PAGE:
The German film "Toni Erdmann," about a retired father trying to reconnect with and potentially save his estranged workaholic daughter, was a critical hit following its premiere at the Cannes Film Festival in 2016.

It was crowned the best film of the year by various organizations, won a slew of European Film Awards and was short-listed for a foreign-language Oscar.

The film is well-acted and painfully honest. The father, posing as a clueless businessman, barges in on his daughter’s high-stakes work life and plays witness to her lackluster personal relations. It’s also excruciatingly awkward at moments, especially when the father dons his costume of a wig and fake teeth.

The cosmopolitan daughter seemingly has it all but she’s at loose ends, and her dad, in his own clunky way, isn’t going to leave until he helps reground her. Or, as at least one critic has suggested, the daughter may only be imagining her father there hounding her to abandon her joyless lifestyle — a telling reading in itself.

You may find this film uncomfortable to watch and, at nearly three hours, too long, but its success must say something about our collective need for a loving father figure to guide, support and protect us.

So, in honor of Father's Day this Sunday, here's a list of other international movies, all available to stream online, about dads.

Fathers and daughters

In the 2006 Danish film “After the Wedding,” a young bride finds herself with two fathers — the man who raised her (Jorgen) and her birth father (Jacob), whom she believed dead. The ailing Jorgen has arranged for Jacob to enter his family’s life to replace him when he dies.

Jorgen is an exemplary father and a wealthy patriarch accustomed to controlling everything in his ambit. In his own way, Jacob is father figure to many, running an orphanage for impoverished children in India. Jorgen’s scheming forces Jacob to return home and choose between his adopted family in India and the Danish one he never knew he had.

Director Susanne Bier reflects the men’s emotional states by pitting a colorful, chaotic India against an affluent but cold and grey Copenhagen. Shot in a minimalist style, with handheld cameras, natural light and extreme close-ups, she forces viewers to empathize with these intensely human characters, especially Jorgen as he faces the one thing out of his control — his own death.

“Father Knows Best” is the name Taiwanese director Ang Lee gave his 1990s-era trilogy of local films about tensions between generations: “Pushing Hands,” “The Wedding Banquet” and the award-winning sleeper hit “Eat Drink Man Woman,” which helped launch Lee’s career in Hollywood.

The latter title refers, as the film’s father puts it, to the “basic human desires” of food and sex. These dual needs fuel the film’s storylines, but the deeper tale of how an aging chef and his three grown daughters must all find their own paths in life, without renouncing their dedication to each other, offers plenty of insightful connections between generations as well as genders.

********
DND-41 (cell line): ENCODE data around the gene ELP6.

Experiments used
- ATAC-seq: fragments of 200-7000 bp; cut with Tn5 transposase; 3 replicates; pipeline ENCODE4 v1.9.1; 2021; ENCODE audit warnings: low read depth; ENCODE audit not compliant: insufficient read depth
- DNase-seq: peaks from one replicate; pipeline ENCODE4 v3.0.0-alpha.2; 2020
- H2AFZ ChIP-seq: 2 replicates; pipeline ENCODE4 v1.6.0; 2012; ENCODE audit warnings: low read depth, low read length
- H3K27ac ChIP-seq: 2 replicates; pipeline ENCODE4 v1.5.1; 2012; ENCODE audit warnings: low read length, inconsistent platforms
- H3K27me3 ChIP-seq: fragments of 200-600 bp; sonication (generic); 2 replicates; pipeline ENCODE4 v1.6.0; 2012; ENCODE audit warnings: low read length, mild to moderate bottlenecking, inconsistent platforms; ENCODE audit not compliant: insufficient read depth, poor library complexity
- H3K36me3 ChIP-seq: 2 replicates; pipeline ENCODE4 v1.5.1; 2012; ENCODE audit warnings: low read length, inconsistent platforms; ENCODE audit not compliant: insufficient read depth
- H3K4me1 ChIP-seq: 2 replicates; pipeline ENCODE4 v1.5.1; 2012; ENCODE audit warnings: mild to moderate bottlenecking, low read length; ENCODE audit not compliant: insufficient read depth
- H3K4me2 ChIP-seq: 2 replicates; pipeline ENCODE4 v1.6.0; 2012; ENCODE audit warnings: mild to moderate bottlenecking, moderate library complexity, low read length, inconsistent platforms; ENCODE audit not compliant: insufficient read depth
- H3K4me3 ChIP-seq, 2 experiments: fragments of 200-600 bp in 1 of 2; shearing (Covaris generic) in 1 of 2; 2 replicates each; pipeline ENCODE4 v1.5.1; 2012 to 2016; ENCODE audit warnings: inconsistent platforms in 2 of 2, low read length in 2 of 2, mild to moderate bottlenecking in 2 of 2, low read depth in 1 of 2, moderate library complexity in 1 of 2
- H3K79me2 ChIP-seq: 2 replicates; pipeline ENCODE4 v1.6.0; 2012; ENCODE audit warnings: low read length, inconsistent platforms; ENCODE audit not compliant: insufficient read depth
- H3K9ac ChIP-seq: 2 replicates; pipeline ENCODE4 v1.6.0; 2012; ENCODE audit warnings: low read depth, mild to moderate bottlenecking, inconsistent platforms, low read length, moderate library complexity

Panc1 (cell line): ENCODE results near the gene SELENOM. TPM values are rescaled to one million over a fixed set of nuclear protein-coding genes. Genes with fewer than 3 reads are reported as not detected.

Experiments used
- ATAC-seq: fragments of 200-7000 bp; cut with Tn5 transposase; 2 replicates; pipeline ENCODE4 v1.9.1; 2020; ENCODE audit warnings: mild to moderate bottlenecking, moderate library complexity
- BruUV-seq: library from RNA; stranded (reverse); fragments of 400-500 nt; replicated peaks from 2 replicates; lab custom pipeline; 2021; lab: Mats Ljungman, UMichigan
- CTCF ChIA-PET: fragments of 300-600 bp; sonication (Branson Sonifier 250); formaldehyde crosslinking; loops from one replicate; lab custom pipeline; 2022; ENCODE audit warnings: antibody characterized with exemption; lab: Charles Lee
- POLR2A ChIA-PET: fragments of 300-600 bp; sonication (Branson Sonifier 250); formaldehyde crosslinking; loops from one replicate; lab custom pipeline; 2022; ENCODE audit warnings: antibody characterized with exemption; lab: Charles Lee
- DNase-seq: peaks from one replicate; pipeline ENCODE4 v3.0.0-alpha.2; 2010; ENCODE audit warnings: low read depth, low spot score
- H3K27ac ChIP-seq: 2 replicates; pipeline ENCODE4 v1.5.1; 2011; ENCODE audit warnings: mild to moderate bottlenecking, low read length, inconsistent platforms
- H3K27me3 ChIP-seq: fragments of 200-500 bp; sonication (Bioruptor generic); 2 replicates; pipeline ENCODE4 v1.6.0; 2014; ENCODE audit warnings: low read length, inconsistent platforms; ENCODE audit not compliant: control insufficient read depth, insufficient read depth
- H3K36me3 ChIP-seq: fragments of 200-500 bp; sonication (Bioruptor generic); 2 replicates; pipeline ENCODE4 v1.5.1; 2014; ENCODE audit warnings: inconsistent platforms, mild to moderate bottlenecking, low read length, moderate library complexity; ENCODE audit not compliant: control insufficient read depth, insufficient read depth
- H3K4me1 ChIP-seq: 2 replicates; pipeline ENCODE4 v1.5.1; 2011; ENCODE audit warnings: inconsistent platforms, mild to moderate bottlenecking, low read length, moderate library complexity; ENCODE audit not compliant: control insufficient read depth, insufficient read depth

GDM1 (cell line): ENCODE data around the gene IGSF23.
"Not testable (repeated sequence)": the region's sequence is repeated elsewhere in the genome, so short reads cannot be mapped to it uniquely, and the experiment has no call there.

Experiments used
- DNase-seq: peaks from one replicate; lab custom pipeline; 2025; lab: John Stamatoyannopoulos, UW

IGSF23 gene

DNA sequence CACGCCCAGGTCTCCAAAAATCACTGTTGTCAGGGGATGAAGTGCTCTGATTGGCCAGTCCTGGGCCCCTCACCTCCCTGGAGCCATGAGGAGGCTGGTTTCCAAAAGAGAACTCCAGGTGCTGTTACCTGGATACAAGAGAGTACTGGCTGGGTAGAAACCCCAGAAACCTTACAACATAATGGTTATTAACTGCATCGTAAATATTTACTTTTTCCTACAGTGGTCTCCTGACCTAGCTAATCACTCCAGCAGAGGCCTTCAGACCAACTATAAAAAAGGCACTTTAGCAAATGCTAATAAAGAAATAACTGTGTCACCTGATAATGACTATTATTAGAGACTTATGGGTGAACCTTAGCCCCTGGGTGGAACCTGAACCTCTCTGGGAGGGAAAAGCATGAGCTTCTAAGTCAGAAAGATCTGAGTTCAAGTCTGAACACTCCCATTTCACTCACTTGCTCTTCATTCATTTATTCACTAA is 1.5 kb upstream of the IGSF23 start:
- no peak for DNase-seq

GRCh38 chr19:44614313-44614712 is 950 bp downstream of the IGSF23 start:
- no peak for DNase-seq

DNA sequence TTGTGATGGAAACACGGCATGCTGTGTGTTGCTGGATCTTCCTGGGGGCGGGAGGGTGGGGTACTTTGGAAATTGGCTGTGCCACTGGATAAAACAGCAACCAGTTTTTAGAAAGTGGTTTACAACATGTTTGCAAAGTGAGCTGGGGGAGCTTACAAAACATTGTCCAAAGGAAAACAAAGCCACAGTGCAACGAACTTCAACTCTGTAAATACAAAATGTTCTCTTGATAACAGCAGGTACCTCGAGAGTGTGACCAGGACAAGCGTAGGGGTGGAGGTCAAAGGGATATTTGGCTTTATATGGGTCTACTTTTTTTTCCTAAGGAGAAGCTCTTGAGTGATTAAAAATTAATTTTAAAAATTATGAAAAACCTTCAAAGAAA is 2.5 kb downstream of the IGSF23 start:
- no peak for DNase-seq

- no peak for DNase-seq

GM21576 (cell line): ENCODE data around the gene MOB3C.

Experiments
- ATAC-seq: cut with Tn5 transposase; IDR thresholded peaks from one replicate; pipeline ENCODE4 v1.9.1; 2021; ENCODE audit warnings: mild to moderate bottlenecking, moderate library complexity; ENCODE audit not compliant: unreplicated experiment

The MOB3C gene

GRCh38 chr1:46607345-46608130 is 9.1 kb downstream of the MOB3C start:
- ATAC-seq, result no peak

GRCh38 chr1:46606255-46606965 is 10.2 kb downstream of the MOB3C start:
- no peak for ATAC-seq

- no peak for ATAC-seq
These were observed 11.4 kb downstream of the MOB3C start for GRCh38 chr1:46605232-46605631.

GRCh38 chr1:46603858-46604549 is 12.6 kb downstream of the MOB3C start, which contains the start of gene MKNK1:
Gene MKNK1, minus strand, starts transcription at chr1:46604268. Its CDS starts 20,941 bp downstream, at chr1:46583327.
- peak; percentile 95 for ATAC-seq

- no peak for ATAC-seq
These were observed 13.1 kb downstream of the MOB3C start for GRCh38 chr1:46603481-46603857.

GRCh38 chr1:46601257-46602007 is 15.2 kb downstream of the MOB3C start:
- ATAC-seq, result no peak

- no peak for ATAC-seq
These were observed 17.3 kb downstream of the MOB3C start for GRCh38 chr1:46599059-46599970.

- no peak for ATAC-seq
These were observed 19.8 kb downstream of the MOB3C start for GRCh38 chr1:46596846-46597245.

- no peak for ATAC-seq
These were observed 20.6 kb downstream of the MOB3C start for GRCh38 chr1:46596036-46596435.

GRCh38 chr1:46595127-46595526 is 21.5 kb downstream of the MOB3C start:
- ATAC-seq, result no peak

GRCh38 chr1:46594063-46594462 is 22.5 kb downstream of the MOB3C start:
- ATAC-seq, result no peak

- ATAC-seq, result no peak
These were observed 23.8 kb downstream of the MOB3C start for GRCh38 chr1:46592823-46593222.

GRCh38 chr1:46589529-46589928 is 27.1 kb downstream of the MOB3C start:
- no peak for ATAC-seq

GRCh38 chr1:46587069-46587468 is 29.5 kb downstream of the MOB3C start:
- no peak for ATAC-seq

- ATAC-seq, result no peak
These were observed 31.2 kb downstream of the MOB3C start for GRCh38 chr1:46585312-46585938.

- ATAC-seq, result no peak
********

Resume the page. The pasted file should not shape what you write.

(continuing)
There’s also lots of sumptuous looking food. “Life isn’t like cooking,” the father announces in the film’s climactic scene. There’s no recipe and you can’t always depend on having all the right ingredients ready in advance.

What matters, he wisely counsels, is the taste.

Fathers and sons

Giuseppe Tornatore’s beloved 1988 classic “Cinema Paradiso” follows the life of a young boy in post-war Sicily. It’s an homage to a simpler time as well as to the heyday of classic Hollywood, all set to a sweeping score by Ennio Morricone.

Little Toto’s father went missing in the war, but he finds a substitute in Alfredo, the projectionist of the local movie house where Toto spends all his free time. The sweet but uneducated Alfredo offers the growing Toto wise counsel, usually in the form of lines pilfered from movies.

But Alfredo wants more for the boy once he’s grown and convinces Toto to leave their small town and never look back, thereby setting him on the path towards his future as a successful film director in Rome but also forcing a bittersweet estrangement from his adopted father and roots. It’s the ultimate parental sacrifice.

A decade later, Roberto Benigni directed and starred in the award-winning “Life is Beautiful” about a father trying to shield his young son from the horrific realities of the Nazi concentration camp where they’ve been imprisoned. He convinces his son the Nazis and the camp are all a part of a big game that they have a chance of winning if they just follow the rules.

Though some critics debated whether it was appropriate to depict the Holocaust through the lens of comedy, and Benigni’s clownish antics can chafe, at its heart “Beautiful” is the story of a father doing everything in his power to protect his son’s life as well as his innocence.

Bring your Kleenex, and have a wonderful Father’s Day.

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